I attended a great session next called: Pinning, Tweeting and Likes, or How We Learned to Stop Worrying and Love Social Media as an Outreach Tool. This session was given by Beth Doyle and Josh Hager of Duke University. Josh used a Facebook based outreach to conduct interviews with archivists across he country to see how they were using Facebook. Josh found that many fb pages were created for the simple reason that everyone was doing it. Other reasons for using fb were raising the profile of the institution, to raise money, and collection based outreach.
Josh mentioned several rules for using fb:
…think visually…fb is made for pictures.
…think collaboratively…interact with other institutions and share each others content or try to get them to share an archival item.
…think intrinsically …value is relative to your audience and what they are looking for.
…think narrowly.. create an identity for your page. He used this statement as an analogy for this ‘narrow’ idea: “think of us like a friend with a great record collection.”

Beth Doyle, Head of Conservation at Duke spoke on the topic: Conservation Goes Social. Beth uses all social media for her work. Some of her ideas are the “Quick pik series” which is a one-off way of showing conservation work. Also, Iowa State and Duke collaborate on the 1091 Project(1091 is the number of miles between Duke and Iowa State). In the 1091 Project, they both write about the same project from their perspective. The Devils Tale is a project about what’s being done in the conservation lab. Beth’s primary site is called Preservation Underground, and was nominated for the Salem Press Library Blog award for its innovative use of the blog to tell their story.
Beth’s Lessons:
…Be sure you have the time to maintain your site
…Post weekly
…Shorter is better eye catching title
…Limit acronyms
…You can push content to all your sites
…Have fun
…Be professional
…Read your post before you post

I would be remiss if I didn’t mention two ZSR-related events at the conference. Rebecca Petersen and I presented our poster on Clarence Herbert New: A Man of Extremes to a packed corridor!

CHNew-poster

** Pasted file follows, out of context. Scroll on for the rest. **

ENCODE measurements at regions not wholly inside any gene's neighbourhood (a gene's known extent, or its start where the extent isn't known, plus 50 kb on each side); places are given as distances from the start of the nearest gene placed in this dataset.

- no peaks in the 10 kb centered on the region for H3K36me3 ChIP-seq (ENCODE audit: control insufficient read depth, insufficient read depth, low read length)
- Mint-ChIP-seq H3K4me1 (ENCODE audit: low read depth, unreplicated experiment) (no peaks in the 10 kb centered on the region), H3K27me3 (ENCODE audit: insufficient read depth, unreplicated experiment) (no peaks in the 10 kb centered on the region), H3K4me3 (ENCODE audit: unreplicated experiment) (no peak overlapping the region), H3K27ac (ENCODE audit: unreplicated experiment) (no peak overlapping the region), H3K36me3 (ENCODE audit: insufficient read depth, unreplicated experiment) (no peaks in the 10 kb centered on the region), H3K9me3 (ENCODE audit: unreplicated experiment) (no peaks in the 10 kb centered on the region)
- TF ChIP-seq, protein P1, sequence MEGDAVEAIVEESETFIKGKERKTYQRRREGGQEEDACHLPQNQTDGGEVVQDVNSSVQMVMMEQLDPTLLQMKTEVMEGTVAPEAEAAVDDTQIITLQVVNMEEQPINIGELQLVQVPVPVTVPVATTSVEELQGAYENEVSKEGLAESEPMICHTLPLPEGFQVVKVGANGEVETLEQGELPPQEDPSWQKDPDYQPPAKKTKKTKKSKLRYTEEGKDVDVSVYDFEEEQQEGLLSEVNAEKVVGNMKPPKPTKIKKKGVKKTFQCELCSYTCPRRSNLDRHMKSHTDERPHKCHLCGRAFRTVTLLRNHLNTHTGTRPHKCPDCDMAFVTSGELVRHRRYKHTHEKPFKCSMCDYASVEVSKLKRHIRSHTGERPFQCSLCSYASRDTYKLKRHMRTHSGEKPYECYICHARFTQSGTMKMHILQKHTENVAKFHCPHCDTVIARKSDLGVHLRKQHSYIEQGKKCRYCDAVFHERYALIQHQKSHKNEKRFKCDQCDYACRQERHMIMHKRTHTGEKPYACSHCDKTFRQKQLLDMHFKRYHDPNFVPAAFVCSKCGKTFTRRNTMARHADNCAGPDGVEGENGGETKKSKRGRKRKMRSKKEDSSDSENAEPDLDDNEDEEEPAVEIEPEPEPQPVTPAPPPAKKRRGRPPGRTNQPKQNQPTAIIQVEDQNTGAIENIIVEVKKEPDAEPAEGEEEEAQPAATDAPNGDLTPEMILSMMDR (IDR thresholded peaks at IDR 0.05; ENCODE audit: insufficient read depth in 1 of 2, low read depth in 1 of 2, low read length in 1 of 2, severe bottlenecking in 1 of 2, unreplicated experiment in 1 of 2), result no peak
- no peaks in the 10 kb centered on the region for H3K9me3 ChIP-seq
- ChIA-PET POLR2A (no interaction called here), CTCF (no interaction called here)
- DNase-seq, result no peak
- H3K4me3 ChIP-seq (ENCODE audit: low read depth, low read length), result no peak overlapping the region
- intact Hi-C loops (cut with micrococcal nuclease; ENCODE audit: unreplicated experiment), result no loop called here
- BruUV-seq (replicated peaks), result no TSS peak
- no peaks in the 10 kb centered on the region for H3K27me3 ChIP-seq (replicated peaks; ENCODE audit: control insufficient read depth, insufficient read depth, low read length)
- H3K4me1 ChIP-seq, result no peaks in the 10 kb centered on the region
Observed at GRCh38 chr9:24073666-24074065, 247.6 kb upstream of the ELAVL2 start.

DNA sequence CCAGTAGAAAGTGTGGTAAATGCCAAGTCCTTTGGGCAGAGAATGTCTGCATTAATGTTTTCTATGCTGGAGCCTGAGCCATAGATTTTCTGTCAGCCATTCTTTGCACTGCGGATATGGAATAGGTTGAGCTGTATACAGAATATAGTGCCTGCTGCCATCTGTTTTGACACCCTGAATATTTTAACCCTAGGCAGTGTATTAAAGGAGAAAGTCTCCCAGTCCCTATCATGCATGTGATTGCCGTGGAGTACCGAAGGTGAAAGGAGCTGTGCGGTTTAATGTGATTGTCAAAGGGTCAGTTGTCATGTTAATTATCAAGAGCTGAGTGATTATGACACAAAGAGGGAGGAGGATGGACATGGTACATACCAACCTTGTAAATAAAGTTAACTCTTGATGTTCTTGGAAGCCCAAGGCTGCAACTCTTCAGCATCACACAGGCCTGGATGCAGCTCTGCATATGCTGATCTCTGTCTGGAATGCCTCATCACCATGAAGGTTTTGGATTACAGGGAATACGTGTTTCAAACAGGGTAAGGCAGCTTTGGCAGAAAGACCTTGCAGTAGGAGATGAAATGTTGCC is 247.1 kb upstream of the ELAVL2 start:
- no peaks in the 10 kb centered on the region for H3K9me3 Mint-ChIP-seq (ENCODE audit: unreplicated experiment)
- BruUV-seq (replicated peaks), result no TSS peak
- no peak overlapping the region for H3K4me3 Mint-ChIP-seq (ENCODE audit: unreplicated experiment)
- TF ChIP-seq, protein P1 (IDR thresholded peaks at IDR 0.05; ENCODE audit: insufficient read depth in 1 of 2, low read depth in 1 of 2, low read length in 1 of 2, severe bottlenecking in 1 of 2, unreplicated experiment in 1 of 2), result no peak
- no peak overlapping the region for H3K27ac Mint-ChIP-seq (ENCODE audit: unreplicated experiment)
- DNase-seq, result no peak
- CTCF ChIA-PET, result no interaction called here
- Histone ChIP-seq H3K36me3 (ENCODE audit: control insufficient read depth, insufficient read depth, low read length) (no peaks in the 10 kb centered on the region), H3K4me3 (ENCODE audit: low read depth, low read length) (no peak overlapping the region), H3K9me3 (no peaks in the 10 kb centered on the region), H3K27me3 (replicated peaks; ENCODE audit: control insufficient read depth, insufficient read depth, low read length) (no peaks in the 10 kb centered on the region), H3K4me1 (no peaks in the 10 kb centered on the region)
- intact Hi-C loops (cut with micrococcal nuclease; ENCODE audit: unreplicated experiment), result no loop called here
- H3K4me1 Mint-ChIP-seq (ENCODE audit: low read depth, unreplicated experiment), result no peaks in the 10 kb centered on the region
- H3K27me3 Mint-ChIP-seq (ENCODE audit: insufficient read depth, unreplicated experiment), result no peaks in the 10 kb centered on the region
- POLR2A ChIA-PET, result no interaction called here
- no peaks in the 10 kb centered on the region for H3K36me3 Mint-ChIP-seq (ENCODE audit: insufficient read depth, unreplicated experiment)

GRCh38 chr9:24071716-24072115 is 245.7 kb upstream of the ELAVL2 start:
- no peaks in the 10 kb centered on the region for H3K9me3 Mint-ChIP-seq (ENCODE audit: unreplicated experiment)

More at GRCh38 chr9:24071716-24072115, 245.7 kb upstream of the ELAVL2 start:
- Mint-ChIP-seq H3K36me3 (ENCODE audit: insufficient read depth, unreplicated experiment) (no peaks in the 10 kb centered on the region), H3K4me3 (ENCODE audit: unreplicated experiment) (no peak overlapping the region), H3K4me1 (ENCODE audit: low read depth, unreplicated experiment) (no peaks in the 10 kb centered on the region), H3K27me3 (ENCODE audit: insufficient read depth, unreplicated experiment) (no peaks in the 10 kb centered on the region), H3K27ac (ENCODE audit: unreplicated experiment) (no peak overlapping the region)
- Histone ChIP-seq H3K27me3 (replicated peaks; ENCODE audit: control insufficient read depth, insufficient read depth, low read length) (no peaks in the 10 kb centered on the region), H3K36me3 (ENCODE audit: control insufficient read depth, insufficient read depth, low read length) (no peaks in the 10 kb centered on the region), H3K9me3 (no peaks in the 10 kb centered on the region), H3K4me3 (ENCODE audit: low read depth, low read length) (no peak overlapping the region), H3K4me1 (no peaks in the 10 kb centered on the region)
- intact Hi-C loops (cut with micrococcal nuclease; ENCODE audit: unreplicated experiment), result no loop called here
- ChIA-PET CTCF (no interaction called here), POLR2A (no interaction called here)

Also- Vicki Johnson and Rebecca Petersen both presented. Rebecca spoke about Archives Week and Vicki spoke about our Documenting Diversity event lat year. Both of these stellar colleagues were excellent and well-received by the audience….so proud!

Craig at SAA, New Orleans

Wednesday, August 21, 2013 8:39 am

Joan of Arc Monument- NOLA
Joan of Arc Monument given by the people of France to the people of New Orleans

One of the most important reasons for attending a conference is hearing new voices and leaders in the field. Another advantage is making contacts with other professionals. SAA gave me that opportunity. I spent some real quality time with members of the Preservation Section, learning about them, their background and expertise. I enjoyed these discussions as much as any of the sessions and it will help me immensely in my work with the SAA Preservation Section and here at ZSR.

Web Archiving Roundtable
This is a new group in SAA, and it was an enlightening session because I really think Rebecca and I both realized that our web archiving is not only in good shape, but ahead of the curve. We heard short presentations from BYU, Stanford, Northwestern and Colby Sawyer College. One of the primary issues we discussed was: do you notify an institution or organization that you are archiving their site? BYU uses the ARL standard for fair use in web collecting , which suggests libraries have the right to collect web material for research value and as a continuation of their area of research interest. Some web archivists do ask permission to archive sites, but it is very early and there are really no established best practices yet. While some institutions archive sites on the web by seeing this as Fair Use, others follow the advice of their legal counsel. These institutions think they should ask permission for anyone who is not officially part of the university. Some attorneys also thought it may violate terms of service for social media sites if they archived the content without asking permission (to get around this, some institutions take screenshots or create pdf versions of sites.